Child Modelling – Yay Or Nay?

I’ve been told that I need to get my kids into modelling because they are just so beautiful.  While I emphatically agree that they are the most beautiful things on the face of the planet, (and no I don’t think I’m biased in the slightest bit), child modelling has always kind of freaked me out a bit.  Seth and I briefly discussed it, and I put it out of my head.  Until I saw these…

We were bathing Knox and Riya just totally stole the show (until she started creaming the dining room chairs with aqueous cream).  How beautiful is this kid?!

So I know that I am totally biased and to me our kids truly are the most adorable beings on the planet but what if other people saw the beauty in them too?  Could it work for them?  To be honest I’m really not sure how I really feel about it…  Here are my thoughts and I would really welcome yours too especially if you have explored your options with regards to your kids.

What am I getting them into?  This is huge for me.  This industry is renowned for making people not love themselves for who they are just because they don’t fit the anorexic model criteria.  I don’t want to make my children even more exposed to this than they would already be, by just picking up a magazine.  That being said, it may open up even more opportunities to talk to them about how imperfect the world is and how God loves us regardless of this.

What about exposure?  We’ve all heard stories about kids being in situations that no one should ever find themselves in.  Or what if you don’t agree with a particular advert?  Would this be exposing them to this?  To be honest I don’t think so.  I would never let anyone of them out of my sight and I would personally take them to each and every casting.

What will this do to their personality?  This is a hard one.  Both girls are quite painfully shy.  Maybe it will bring them out of their shells a bit.  I would try my very best to not make them full of themselves.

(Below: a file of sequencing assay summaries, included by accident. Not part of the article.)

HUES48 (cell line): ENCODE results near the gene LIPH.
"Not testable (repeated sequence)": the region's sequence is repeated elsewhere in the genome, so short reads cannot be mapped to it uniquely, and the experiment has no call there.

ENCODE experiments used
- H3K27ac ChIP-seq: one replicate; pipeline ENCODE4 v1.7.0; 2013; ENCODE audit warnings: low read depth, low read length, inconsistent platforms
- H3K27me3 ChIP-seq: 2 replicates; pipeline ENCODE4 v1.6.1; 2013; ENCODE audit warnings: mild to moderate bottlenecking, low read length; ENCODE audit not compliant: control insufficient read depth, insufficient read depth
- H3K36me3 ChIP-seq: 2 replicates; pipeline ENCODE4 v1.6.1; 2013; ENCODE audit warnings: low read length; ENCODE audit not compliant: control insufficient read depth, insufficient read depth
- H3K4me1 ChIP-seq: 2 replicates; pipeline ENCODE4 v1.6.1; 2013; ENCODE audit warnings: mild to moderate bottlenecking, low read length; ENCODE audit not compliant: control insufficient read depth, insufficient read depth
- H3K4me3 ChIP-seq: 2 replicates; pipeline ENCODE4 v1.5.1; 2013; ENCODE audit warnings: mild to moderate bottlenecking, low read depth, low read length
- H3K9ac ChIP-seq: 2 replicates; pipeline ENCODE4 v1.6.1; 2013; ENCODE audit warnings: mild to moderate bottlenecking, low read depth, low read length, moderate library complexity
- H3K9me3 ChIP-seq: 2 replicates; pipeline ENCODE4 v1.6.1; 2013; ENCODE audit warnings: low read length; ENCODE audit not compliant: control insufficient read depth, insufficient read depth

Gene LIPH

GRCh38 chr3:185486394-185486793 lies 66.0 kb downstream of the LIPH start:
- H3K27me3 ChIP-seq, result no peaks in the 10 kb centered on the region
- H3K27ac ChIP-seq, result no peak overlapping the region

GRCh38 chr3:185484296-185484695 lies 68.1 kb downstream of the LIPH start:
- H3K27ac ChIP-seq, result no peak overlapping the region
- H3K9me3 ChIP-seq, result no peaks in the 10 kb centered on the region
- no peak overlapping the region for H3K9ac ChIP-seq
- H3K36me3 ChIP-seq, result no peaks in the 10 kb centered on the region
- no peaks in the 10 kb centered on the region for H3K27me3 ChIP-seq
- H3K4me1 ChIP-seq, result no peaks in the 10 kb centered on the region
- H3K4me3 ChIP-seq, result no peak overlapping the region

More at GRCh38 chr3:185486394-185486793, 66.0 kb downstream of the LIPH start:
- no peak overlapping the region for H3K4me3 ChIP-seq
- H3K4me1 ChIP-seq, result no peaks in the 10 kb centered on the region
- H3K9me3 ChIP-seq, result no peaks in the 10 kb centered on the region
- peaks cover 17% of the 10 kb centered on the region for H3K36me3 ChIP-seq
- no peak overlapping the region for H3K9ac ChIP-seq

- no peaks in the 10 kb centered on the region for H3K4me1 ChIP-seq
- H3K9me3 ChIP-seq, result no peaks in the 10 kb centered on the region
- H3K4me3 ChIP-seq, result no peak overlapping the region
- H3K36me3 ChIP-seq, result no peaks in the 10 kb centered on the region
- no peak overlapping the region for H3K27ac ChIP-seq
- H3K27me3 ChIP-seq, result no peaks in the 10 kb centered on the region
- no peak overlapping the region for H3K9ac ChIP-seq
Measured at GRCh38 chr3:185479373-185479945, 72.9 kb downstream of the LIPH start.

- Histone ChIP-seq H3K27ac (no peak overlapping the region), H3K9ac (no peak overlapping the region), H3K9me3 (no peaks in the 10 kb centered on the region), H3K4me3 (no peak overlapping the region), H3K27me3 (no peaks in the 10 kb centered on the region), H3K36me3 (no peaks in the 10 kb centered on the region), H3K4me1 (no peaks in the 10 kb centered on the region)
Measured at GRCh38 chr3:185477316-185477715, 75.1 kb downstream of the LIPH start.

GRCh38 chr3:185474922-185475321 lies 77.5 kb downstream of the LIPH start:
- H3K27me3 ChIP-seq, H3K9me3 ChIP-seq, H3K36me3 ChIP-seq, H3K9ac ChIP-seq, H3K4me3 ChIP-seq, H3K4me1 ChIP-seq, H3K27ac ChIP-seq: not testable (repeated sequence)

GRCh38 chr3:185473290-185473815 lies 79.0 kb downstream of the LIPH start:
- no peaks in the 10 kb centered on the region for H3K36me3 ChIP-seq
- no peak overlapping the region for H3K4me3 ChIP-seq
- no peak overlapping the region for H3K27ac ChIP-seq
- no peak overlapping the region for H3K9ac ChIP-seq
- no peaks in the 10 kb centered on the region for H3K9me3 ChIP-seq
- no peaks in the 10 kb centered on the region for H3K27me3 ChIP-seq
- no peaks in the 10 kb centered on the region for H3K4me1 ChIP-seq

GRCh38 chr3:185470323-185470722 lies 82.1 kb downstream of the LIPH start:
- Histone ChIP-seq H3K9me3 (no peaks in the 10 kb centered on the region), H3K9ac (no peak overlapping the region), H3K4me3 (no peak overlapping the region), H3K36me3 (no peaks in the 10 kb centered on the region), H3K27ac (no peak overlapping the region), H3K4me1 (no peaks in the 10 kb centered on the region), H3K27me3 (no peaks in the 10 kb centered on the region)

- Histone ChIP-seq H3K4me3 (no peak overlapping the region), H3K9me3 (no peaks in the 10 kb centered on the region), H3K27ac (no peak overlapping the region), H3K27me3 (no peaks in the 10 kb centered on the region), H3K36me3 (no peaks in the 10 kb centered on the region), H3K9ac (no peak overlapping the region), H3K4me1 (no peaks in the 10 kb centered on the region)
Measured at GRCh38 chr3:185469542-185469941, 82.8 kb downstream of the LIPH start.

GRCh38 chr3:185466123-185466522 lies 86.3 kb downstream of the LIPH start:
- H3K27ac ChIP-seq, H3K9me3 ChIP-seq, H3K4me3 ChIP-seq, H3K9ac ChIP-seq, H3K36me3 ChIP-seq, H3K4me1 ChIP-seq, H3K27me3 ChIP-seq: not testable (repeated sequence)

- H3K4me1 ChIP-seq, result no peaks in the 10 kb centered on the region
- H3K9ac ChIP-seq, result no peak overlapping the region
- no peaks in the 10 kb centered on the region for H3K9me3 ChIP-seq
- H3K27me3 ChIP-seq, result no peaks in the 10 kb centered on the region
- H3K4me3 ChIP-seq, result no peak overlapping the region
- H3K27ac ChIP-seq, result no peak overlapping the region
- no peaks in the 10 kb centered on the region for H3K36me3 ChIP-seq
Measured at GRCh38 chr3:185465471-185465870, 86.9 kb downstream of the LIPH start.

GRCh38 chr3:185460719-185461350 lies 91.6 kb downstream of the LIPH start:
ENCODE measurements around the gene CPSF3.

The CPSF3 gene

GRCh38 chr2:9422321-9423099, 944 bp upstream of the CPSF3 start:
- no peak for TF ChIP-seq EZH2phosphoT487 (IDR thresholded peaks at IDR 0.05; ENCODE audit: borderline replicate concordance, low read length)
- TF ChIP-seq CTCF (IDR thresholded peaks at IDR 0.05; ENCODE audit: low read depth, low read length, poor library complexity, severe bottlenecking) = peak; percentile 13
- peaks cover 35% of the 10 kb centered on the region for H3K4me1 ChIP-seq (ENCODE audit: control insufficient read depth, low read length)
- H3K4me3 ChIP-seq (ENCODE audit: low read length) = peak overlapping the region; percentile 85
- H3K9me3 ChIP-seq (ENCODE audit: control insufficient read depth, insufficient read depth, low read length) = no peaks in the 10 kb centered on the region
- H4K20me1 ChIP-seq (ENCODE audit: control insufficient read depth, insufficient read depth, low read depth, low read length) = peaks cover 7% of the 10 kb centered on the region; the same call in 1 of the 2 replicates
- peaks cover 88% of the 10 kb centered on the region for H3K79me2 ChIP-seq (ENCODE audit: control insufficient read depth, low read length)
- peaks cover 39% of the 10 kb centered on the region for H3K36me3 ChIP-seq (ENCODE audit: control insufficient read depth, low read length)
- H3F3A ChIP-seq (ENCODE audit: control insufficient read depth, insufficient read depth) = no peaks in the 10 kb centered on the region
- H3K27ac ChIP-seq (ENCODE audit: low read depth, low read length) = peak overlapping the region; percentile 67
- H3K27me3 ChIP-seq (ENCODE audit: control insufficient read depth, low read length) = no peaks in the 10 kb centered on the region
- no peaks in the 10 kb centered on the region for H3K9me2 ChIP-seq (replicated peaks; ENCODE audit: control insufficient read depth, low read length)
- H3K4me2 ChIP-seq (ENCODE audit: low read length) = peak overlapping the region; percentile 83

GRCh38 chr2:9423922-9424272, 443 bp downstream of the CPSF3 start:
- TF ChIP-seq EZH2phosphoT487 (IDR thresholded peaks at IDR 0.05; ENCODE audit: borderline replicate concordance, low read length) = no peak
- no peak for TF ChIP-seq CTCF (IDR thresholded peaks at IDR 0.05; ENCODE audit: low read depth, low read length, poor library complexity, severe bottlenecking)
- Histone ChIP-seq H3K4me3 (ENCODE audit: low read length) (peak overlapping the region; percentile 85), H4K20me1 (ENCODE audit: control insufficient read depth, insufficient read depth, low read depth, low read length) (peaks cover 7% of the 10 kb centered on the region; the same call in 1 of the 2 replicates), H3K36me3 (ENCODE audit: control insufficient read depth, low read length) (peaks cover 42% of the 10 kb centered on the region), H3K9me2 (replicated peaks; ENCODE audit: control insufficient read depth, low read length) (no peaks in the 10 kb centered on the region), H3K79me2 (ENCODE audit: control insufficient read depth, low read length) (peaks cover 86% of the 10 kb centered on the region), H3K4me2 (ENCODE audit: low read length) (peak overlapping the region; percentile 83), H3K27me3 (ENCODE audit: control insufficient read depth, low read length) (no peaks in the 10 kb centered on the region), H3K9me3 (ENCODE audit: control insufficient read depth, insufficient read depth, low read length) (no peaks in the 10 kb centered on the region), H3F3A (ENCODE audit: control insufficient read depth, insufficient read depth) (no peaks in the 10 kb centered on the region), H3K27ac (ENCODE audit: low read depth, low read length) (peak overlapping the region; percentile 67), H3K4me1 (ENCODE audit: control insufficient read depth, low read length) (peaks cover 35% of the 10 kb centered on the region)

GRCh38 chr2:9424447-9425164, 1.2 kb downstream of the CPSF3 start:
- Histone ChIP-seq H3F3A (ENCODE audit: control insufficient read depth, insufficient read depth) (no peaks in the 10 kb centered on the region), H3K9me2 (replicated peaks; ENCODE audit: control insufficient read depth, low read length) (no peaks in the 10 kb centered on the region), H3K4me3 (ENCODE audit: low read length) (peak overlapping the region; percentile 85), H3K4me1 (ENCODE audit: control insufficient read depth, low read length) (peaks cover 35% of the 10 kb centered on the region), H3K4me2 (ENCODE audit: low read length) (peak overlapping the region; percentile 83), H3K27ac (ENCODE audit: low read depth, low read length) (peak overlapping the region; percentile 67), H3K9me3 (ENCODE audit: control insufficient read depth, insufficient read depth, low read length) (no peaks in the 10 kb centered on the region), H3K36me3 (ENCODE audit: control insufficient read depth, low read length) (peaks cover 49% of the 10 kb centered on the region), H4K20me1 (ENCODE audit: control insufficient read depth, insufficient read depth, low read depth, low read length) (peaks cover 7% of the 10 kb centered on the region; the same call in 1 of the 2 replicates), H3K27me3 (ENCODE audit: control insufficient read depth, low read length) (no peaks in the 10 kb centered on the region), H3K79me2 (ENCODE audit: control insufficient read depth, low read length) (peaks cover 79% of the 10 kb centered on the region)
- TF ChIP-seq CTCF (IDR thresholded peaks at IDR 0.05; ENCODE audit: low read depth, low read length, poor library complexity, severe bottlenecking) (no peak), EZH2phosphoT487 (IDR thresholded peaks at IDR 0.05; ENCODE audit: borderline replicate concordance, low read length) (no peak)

I really don’t know though.  I feel like I need to at least have explored it as an option and if it doesn’t work then so be it.  All funds that they earn will be put into an account for them to use later in life so I’m not doing this for me.   I have checked our a website of quite a well known agent in Cape Town and it looks very respectable although according to their frequently asked questions it could be a lot of hard work.

If you have any experience in this, then please let me know!

6 thoughts on “Child Modelling – Yay Or Nay?

  1. you seem to be pro-modelling, so just try it. take them to an agency and get pics taken, then you can see how they react to other photographers. I didn’t enjoy the little bit of modelling I did, but I hate being photographed, and hated ramp modelling even more. You know I wouldn’t let my kids do it but I hate the whole industry and it messed with my self-image, plus I don’t lus to take them to castings. Just try it, maybe they’ll love it and be great 🙂

  2. Nay 🙂 while there is nothing fundamental wrong with being a child model there are just too many pitfalls to make it worth the risk imo. When mine were littlies and I considered this question I realized that my own sinfulness was wrapped up in it all: pride and greed were the two motivating factors once I peeled away my justifications. It was just not something that I felt I could, in good conscious, pursue. Added to that, the time it takes for castings and recasting and shoots and more is time consuming and fuels cranky kids and impatient mom syndrome. Now lots of things in life fuel that, so it’s worth asking which cranky-inducing tasks are essential and which are satisfying a more carnal desire. My caveat on all of this is prayerfully examine YOUR heart. Mine was putrid with sin when I examined it wrt this issue. But your heart is not my heart. 🙂